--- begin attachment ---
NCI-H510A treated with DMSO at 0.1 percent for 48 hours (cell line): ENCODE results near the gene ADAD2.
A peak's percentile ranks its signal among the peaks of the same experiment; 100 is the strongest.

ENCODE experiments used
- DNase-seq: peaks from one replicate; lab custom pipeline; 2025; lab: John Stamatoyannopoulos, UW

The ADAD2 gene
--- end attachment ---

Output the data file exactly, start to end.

NCI-H510A treated with DMSO at 0.1 percent for 48 hours (cell line): ENCODE results near the gene ADAD2.
A peak's percentile ranks its signal among the peaks of the same experiment; 100 is the strongest.

ENCODE experiments used
- DNase-seq: peaks from one replicate; lab custom pipeline; 2025; lab: John Stamatoyannopoulos, UW

The ADAD2 gene